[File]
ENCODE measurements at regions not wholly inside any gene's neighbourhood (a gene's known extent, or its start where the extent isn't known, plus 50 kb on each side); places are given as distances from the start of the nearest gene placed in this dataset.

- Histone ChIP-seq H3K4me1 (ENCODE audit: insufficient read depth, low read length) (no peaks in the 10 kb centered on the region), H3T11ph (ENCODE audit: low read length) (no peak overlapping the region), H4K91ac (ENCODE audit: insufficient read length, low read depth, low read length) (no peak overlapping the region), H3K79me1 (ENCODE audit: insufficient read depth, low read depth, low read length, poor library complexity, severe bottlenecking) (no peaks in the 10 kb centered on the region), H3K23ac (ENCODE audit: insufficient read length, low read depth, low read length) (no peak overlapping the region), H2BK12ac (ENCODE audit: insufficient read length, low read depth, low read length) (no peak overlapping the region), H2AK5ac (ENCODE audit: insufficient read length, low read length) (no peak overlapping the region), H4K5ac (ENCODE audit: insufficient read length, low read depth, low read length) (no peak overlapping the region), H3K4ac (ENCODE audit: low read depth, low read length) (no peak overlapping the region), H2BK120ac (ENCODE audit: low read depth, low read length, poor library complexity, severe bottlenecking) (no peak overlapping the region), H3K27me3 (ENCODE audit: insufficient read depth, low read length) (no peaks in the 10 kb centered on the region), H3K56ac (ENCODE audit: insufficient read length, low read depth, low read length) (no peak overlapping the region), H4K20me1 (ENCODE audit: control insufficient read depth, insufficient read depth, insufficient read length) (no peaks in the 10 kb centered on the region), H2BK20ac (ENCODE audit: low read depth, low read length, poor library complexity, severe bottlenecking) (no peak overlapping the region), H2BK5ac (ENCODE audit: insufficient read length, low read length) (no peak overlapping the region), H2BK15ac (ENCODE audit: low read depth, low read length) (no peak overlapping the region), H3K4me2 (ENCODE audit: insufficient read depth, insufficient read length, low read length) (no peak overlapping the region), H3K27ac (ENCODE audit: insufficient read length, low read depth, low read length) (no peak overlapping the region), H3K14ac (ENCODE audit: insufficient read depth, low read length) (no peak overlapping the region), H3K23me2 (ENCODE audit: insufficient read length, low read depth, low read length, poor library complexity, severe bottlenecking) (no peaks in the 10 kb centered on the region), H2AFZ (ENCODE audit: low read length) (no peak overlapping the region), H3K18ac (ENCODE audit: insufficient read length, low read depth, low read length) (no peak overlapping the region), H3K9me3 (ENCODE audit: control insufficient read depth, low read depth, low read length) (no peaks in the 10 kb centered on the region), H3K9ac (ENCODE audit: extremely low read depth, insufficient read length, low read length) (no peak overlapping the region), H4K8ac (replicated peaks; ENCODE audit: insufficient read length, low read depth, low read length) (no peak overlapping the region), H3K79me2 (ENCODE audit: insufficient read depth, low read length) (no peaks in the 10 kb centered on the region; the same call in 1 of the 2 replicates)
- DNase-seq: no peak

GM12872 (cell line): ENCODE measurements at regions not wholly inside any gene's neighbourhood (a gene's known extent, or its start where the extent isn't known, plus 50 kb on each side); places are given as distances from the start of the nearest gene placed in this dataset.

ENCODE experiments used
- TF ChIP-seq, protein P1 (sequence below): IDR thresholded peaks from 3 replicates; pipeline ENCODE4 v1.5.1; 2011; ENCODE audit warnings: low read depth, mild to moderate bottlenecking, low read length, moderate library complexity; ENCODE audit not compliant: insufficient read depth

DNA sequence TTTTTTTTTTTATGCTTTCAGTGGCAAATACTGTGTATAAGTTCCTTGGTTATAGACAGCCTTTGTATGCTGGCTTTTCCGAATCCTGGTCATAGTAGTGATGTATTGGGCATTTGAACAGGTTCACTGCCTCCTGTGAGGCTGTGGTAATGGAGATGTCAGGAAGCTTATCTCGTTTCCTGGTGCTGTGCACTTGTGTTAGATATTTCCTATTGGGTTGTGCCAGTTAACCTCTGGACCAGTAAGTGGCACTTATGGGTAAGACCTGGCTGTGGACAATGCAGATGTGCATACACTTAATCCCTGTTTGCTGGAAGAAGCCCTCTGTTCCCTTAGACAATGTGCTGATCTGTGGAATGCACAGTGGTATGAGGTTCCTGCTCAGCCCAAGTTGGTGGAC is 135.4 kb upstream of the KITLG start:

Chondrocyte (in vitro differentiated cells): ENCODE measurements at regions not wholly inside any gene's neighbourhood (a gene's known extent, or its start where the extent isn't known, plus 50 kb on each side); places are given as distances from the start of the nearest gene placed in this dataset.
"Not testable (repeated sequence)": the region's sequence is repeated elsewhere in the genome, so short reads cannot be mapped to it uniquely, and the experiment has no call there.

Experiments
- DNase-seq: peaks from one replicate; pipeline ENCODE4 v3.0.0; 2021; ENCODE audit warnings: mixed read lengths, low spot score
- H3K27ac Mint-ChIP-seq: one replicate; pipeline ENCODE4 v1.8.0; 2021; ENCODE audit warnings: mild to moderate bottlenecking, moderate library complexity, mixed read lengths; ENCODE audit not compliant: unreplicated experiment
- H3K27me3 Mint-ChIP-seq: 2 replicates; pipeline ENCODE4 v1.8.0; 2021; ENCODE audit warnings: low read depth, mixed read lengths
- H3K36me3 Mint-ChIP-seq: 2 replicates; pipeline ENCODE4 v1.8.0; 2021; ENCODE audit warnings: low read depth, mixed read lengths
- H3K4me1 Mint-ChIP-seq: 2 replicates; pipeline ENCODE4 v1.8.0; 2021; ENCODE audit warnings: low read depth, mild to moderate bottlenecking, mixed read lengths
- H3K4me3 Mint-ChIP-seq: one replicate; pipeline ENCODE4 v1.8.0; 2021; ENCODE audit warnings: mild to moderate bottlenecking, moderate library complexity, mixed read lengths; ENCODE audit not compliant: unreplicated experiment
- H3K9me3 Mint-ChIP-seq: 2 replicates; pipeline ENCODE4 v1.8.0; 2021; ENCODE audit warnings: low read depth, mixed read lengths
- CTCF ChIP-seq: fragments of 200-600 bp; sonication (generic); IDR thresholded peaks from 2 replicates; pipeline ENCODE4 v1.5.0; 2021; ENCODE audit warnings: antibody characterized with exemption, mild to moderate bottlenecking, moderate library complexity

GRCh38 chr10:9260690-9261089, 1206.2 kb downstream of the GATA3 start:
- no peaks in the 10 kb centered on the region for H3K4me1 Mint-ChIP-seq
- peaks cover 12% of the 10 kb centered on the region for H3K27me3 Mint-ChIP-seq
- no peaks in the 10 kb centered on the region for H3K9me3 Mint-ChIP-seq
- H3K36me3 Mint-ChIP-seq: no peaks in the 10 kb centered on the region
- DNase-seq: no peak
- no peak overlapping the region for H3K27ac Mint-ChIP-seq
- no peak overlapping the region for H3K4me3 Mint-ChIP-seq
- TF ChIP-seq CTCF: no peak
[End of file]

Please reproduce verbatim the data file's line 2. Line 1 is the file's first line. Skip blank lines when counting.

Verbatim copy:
- Histone ChIP-seq H3K4me1 (ENCODE audit: insufficient read depth, low read length) (no peaks in the 10 kb centered on the region), H3T11ph (ENCODE audit: low read length) (no peak overlapping the region), H4K91ac (ENCODE audit: insufficient read length, low read depth, low read length) (no peak overlapping the region), H3K79me1 (ENCODE audit: insufficient read depth, low read depth, low read length, poor library complexity, severe bottlenecking) (no peaks in the 10 kb centered on the region), H3K23ac (ENCODE audit: insufficient read length, low read depth, low read length) (no peak overlapping the region), H2BK12ac (ENCODE audit: insufficient read length, low read depth, low read length) (no peak overlapping the region), H2AK5ac (ENCODE audit: insufficient read length, low read length) (no peak overlapping the region), H4K5ac (ENCODE audit: insufficient read length, low read depth, low read length) (no peak overlapping the region), H3K4ac (ENCODE audit: low read depth, low read length) (no peak overlapping the region), H2BK120ac (ENCODE audit: low read depth, low read length, poor library complexity, severe bottlenecking) (no peak overlapping the region), H3K27me3 (ENCODE audit: insufficient read depth, low read length) (no peaks in the 10 kb centered on the region), H3K56ac (ENCODE audit: insufficient read length, low read depth, low read length) (no peak overlapping the region), H4K20me1 (ENCODE audit: control insufficient read depth, insufficient read depth, insufficient read length) (no peaks in the 10 kb centered on the region), H2BK20ac (ENCODE audit: low read depth, low read length, poor library complexity, severe bottlenecking) (no peak overlapping the region), H2BK5ac (ENCODE audit: insufficient read length, low read length) (no peak overlapping the region), H2BK15ac (ENCODE audit: low read depth, low read length) (no peak overlapping the region), H3K4me2 (ENCODE audit: insufficient read depth, insufficient read length, low read length) (no peak overlapping the region), H3K27ac (ENCODE audit: insufficient read length, low read depth, low read length) (no peak overlapping the region), H3K14ac (ENCODE audit: insufficient read depth, low read length) (no peak overlapping the region), H3K23me2 (ENCODE audit: insufficient read length, low read depth, low read length, poor library complexity, severe bottlenecking) (no peaks in the 10 kb centered on the region), H2AFZ (ENCODE audit: low read length) (no peak overlapping the region), H3K18ac (ENCODE audit: insufficient read length, low read depth, low read length) (no peak overlapping the region), H3K9me3 (ENCODE audit: control insufficient read depth, low read depth, low read length) (no peaks in the 10 kb centered on the region), H3K9ac (ENCODE audit: extremely low read depth, insufficient read length, low read length) (no peak overlapping the region), H4K8ac (replicated peaks; ENCODE audit: insufficient read length, low read depth, low read length) (no peak overlapping the region), H3K79me2 (ENCODE audit: insufficient read depth, low read length) (no peaks in the 10 kb centered on the region; the same call in 1 of the 2 replicates)